Why you didn't get the job

Receiving a rejection letter for a new role can be tough to handle. Especially when that job ticked all your boxes: work-life balance, growth, location, etc.

I asked our Technical Search Consultants, what are the main reasons why candidates didn’t get the job?

Here are the top 7:

The resume wasn’t up to scratch

Your resume is an employer’s first impressions of you and first impressions count!

A generic resume will not get passed the first stage. Customise your resume that reiterates the language of the job advert. Also, add real examples that link to duties described in the new role.

The experience

Whether it’s the wrong type of experience or length, experience is a key factor in making job placements.

Too much experience could make a potential employer question your motivation or salary.

Potential employers could also be looking for experience on a key part of the role. You may not have had this or mentioned it enough in the recruitment process.

Is it something I said?

Talking negatively about a previous employer is a no-no. This can come across petty and will leave a negative impression to your application not your previous employer.

Do your homework – prepare scenarios that outline key successes and failures in your working history.  Everyone has failed, it is showing that we have learnt/overcome our failures that are more important to a future employer.

Also prepare questions about the company/site/opportunity. This shows effort and genuine interest in the role. This should help incorporate examples of your experience and link it with the new job.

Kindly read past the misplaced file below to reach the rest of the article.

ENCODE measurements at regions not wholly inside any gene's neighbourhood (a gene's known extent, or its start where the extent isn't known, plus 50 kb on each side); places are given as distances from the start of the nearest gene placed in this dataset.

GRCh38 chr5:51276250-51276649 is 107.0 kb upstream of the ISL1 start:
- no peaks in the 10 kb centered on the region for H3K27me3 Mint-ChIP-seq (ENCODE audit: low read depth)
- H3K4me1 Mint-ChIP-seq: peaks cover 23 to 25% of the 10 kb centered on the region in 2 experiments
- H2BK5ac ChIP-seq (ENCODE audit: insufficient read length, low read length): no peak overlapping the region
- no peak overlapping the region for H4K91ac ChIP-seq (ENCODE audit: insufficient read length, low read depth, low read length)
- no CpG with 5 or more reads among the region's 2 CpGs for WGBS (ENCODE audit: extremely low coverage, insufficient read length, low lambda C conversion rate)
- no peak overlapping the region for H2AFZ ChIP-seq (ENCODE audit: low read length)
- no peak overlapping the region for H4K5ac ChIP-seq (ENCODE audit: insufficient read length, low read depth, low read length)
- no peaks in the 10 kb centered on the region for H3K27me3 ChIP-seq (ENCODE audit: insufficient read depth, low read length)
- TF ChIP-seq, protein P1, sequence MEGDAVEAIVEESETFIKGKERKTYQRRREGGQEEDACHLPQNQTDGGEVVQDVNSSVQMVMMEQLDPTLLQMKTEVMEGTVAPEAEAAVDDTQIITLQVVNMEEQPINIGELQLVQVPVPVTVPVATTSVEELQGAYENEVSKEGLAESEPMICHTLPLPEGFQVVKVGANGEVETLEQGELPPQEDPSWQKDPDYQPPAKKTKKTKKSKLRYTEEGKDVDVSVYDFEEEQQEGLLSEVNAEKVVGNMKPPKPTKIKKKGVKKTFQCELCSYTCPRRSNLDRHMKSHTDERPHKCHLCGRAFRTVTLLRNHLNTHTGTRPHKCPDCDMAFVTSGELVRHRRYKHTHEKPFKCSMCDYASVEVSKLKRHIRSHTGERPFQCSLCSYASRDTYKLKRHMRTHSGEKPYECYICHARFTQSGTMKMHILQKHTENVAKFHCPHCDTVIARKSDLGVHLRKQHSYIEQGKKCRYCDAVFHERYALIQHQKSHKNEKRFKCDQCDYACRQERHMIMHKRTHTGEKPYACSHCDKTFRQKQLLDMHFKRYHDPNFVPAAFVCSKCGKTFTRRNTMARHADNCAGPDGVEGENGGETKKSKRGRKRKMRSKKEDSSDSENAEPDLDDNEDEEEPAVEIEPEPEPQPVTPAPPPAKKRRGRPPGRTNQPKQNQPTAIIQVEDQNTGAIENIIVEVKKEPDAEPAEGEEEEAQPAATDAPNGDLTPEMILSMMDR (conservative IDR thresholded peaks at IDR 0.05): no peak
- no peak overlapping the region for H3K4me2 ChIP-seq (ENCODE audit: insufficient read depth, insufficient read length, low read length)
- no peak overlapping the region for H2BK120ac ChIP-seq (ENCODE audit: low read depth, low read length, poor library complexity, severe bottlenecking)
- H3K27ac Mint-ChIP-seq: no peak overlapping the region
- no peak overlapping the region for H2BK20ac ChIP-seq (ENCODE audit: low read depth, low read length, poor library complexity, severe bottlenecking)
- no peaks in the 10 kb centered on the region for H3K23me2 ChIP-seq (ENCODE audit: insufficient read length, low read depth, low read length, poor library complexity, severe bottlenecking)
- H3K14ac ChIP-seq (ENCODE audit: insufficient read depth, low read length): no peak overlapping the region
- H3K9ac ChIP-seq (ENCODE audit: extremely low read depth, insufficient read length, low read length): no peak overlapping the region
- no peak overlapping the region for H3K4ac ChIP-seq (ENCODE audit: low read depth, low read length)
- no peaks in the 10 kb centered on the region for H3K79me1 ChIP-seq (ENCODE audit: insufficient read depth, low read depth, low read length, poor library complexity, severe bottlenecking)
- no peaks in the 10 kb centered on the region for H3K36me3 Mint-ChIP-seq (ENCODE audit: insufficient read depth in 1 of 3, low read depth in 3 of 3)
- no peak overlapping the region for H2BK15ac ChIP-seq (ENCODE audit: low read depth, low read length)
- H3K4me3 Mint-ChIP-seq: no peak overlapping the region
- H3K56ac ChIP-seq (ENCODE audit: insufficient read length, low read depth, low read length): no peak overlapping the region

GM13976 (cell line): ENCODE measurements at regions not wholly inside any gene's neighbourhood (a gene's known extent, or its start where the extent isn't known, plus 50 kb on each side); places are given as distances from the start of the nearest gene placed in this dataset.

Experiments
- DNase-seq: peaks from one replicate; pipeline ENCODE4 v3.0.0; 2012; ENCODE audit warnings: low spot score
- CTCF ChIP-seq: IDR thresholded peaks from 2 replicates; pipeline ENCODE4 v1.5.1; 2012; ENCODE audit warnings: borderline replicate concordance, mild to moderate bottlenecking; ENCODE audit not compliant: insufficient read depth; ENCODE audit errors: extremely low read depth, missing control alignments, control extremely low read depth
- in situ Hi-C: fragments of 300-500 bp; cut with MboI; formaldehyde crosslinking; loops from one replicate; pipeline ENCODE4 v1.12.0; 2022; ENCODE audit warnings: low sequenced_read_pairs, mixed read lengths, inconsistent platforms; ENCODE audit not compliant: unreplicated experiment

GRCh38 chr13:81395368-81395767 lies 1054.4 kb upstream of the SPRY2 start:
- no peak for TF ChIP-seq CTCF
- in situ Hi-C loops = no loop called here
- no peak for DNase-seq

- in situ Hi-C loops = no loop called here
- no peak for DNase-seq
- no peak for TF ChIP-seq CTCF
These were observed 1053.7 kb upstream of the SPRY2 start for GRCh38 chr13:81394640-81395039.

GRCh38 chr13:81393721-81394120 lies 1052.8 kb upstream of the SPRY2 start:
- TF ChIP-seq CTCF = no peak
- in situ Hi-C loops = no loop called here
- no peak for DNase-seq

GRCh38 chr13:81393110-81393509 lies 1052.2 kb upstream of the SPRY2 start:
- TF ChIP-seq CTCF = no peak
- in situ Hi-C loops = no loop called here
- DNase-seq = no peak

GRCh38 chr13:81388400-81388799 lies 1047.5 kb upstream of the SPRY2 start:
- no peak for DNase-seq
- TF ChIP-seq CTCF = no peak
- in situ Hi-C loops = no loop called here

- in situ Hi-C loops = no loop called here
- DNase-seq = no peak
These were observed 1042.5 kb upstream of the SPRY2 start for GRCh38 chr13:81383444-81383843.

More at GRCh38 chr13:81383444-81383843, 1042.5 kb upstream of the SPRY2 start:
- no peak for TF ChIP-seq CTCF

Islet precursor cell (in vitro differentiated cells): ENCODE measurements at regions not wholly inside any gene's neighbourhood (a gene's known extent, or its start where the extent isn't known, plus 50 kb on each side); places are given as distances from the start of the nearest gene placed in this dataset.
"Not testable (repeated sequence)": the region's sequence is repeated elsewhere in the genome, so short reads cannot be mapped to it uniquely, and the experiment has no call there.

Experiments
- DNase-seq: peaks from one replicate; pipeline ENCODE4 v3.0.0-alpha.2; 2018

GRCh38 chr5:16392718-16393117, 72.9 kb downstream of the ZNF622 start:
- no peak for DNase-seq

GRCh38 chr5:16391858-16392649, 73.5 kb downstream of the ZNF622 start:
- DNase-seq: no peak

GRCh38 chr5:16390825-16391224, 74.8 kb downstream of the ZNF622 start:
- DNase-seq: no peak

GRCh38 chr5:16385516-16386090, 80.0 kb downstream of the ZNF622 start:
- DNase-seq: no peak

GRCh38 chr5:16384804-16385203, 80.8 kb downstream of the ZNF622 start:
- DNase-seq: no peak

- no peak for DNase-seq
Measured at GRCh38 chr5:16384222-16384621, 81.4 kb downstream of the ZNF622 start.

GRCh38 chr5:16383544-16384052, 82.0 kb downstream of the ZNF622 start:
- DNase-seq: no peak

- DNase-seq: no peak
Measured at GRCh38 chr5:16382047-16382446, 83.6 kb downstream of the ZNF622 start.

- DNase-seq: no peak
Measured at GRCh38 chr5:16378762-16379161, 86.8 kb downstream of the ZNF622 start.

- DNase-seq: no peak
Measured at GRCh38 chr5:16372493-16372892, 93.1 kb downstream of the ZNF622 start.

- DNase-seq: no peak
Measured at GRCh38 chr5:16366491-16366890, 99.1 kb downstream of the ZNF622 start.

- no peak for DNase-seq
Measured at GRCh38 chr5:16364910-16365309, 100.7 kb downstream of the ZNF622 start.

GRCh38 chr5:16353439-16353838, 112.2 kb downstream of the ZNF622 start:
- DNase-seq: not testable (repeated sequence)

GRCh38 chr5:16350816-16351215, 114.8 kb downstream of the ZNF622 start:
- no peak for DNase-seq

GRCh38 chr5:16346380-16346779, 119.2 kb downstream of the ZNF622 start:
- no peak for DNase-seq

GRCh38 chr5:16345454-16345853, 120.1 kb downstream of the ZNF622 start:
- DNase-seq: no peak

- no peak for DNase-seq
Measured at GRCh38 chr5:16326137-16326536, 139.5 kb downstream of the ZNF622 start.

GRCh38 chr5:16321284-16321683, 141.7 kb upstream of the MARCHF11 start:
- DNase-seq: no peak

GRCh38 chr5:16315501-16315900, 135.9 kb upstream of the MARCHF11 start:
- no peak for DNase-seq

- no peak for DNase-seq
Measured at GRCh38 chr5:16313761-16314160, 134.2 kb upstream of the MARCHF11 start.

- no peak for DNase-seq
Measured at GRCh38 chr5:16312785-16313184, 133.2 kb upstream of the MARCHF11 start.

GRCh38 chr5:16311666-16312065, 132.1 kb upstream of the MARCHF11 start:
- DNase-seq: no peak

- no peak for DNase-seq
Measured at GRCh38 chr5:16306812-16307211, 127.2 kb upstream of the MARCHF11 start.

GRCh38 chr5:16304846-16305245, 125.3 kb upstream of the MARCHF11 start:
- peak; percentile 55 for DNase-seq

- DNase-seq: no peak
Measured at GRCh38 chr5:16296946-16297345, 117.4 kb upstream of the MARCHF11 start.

Cultural fit

This is something out of your control but is becoming a huge part of the recruitment process. Office culture that works makes a powerful workplace and team unit. If you don’t fit that culture, it could be a negative outcome for the team.

The digital footprint

It’s no lie, employers stalk your social media to find out more about you. So, unless you have privacy settings turned on, be careful what you post.

Internal placement

Career progression is a huge pull towards a new job.  Large organisations have set KPIs on how many internal placements they make.

Internal placements are a great way of keeping staff encouraged to do their best at your expense.

Follow up

Sending a thank you email, or a follow up call is highly regarded in the recruitment process. It shows how eager you are as well as politeness. So, make sure you take a few minutes after the interview to contact the interviewer.